Mattress Comfort

Here are some questions to ask yourself and your partner when selecting a bed that will fit both your comfort preferences.

When you first purchased your current mattress, did you enjoy the level of comfort it provided?

Studies have shown that a drastic change in comfort levels can be challenging for people. This is especially true when it comes to bed types. For example, if you are switching from a waterbed to an innerspring mattress, the adjustment can be very hard.

 

In what position(s) do you and your partner most frequently sleep?

Side sleepers (the majority of people) can experience uncomfortable pressure points due to the reduced surface area of the body and generally prefer more cushioning, while stomach sleepers tend to prefer a firmer mattress. Back sleepers generally fall somewhere in the middle and have the widest range of personal preferences. Back sleepers that prefer a more upright sleeping position should consider an adjustable bed.

 

When testing a new mattress, try laying on it in your typical sleeping position. How does it feel after 10-15 minutes?

Studies have shown that in as little as 10-15 minutes the impressions people have of lying on a new mattress tend to be highly consistent with long-term satisfaction.

 

Do you and your partner have different comfort preferences?

If so, consider that it is easier to “soften up” a firm mattress than to “firm up” a soft mattress. It is recommended that you purchase a bed that suits the firmer preferences, and then add padding on one side to accommodate the needs of the other partner. Alternatively, certain mattress models are available with differing levels of comfort on each side of the bed.

 

Are you or your partner frequently disturbed by each other’s movements?

If this is an issue, you might want to consider a bed that uses pocketed coils (Simmons has the widest mattress selection using this type of coil) or memory foam (Tempur-Pedic is the leading brand), both of which are known for their effectiveness at motion separation.

 

 

Mattress Support

Here are a few questions to consider when determining the appropriate level of support for your new bed:

When your current bed was new, did you wake up feeling well-rested and free of aches and pains?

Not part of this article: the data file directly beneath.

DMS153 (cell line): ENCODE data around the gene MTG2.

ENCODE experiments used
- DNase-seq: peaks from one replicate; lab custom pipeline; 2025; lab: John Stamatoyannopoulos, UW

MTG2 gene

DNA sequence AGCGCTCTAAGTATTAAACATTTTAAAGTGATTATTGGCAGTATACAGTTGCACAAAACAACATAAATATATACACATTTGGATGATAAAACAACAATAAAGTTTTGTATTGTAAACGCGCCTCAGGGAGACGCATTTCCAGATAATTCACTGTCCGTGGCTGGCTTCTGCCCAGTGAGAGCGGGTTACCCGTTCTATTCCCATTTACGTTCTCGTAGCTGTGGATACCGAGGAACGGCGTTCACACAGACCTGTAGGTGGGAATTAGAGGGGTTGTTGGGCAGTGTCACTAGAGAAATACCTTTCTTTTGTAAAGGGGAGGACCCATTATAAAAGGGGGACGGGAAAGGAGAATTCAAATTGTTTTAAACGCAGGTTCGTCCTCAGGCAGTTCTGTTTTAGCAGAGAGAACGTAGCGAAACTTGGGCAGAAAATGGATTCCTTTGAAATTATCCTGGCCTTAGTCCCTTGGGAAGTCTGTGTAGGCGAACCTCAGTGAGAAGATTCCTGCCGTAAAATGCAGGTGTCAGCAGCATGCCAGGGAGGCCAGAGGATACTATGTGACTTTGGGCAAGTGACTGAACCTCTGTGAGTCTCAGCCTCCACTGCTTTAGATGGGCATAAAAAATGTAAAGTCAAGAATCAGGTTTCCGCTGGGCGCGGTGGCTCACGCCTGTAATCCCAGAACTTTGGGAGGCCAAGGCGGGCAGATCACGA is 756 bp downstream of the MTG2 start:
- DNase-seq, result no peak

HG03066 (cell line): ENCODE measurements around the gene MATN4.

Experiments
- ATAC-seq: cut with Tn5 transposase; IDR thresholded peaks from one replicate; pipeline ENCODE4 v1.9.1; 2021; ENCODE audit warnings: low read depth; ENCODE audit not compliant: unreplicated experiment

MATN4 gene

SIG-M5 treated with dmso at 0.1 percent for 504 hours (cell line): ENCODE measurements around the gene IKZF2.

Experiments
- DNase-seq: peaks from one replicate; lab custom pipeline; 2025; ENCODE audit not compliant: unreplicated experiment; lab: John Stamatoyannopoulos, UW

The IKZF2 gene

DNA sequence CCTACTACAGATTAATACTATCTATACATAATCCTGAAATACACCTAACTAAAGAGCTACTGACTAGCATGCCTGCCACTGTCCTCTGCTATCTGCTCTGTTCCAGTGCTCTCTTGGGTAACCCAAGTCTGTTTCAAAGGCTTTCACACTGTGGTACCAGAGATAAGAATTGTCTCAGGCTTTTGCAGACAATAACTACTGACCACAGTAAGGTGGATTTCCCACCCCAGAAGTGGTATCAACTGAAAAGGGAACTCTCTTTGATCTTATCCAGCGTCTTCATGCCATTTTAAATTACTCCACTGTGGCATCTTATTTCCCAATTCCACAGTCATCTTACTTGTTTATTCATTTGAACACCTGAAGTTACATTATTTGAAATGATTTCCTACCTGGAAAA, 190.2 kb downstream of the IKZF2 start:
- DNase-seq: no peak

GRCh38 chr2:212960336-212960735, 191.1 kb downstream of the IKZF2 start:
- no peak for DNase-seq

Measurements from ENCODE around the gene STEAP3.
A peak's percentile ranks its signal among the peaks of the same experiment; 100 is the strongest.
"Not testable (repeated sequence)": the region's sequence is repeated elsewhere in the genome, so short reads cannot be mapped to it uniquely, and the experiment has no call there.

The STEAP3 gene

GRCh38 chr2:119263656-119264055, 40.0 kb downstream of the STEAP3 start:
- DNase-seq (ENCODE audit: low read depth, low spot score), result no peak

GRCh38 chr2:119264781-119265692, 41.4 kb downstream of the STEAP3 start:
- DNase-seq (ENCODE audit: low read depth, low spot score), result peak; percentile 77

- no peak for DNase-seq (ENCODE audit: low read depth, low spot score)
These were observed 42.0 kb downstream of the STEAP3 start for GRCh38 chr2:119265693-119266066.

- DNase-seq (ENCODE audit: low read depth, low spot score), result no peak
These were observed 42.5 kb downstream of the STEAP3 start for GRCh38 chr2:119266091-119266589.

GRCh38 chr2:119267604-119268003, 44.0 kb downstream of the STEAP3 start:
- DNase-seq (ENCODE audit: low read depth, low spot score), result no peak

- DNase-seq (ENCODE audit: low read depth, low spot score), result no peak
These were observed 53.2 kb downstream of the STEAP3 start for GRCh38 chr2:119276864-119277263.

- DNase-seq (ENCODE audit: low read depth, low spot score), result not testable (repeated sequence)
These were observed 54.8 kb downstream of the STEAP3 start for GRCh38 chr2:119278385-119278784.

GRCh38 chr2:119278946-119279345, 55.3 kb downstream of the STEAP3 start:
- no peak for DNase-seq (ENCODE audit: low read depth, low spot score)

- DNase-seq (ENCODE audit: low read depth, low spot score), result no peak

If so, you may want to start by focusing on beds with a comparable level of support. As a general rule, orthopedic experts recommend going with the firmest (i.e., most “stiff”) mattress that you find comfortable.

 

In what position(s) do you and your partner most frequently sleep?

Side sleepers often prefer a mattress with slightly more spring (e.g., medium firm), so that the bed is able to accommodate the body’s natural curves while keeping the spine in alignment. Stomach sleepers, on the other hand, tend to prefer the stiffest, more supportive mattresses. Back sleepers fall somewhere in the middle, but prefer a slightly firmer mattress. Due to their stiffer support requirements, most back and stomach sleepers prefer innerspring mattresses to other types of mattresses such as memory foam (see our mattress product guides for an overview of the various types of mattresses).

 

What is your body type?

In general, the heavier you are, the stiffer the support you need in order to keep your spine in proper alignment.

 

Mattress Durability

Here are some questions to consider when evaluating mattress durability:

How long do you intend to use this bed?

A good mattress can last 10 or more years, however, if you anticipate buying a new bed in only a few years (e.g., upon moving, graduating, upgrading, etc.), you may be able to use a less expensive mattress that meets your support and comfort criteria today. Just know that it is more likely to wear out quicker.

 

Will this bed be used on a regular or part-time basis?

Beds used in guest rooms or vacation homes are exposed to less wear and tear than primary use beds, and thus do not need to meet the same durability standards.

 

Does the possibility of body impressions on the surface of your mattress bother you?

Certain types of mattresses (e.g., pillow-tops), are more prone to creating body impressions over the life of the bed. This can be of concerning if you and/or your partner spend an extended amount of time in bed. Taking measures such as regular flipping of the mattress, particularly in its first few years, can help protect against this. If body impressions are a major concern, we recommend you purchase a bed without a pillow-top and pad it with a separate topper that can be replaced over time.

Have you previously experienced problems with edge break-down or sagging?

In general, beds have gotten better at protecting against these common issues, but there are specific mattresses that have special features to prevent further edge break-down and sagging. If you have experienced these issues in the past, it is important to consider these special mattresses that have greater durability.

 

Mattress Size

Here are some things to consider when choosing the right mattress size for you:

What size is your current mattress?

Studies show it is difficult to adjust going from a larger mattress to a smaller one.

 

Are you and/or your partner active sleepers?

To minimize disruptions during sleep, make sure you choose a bed large enough to allow for free, easy movements.

 

How tall are you and your partner?

If possible, your mattress should be a minimum of 6 inches longer than the tallest person sleeping in it.

 

Do you frequently receive “visitors” in your bed (e.g., kids or pets)?

If so, you may want to factor this into your decision of what size mattress to purchase.

 

What size bed can your room physically hold?

Large beds can be difficult to navigate, particularly around tight corners, hallways, doorways, and stairwells. Be sure to take detailed measurements in advance if you think this may be an issue.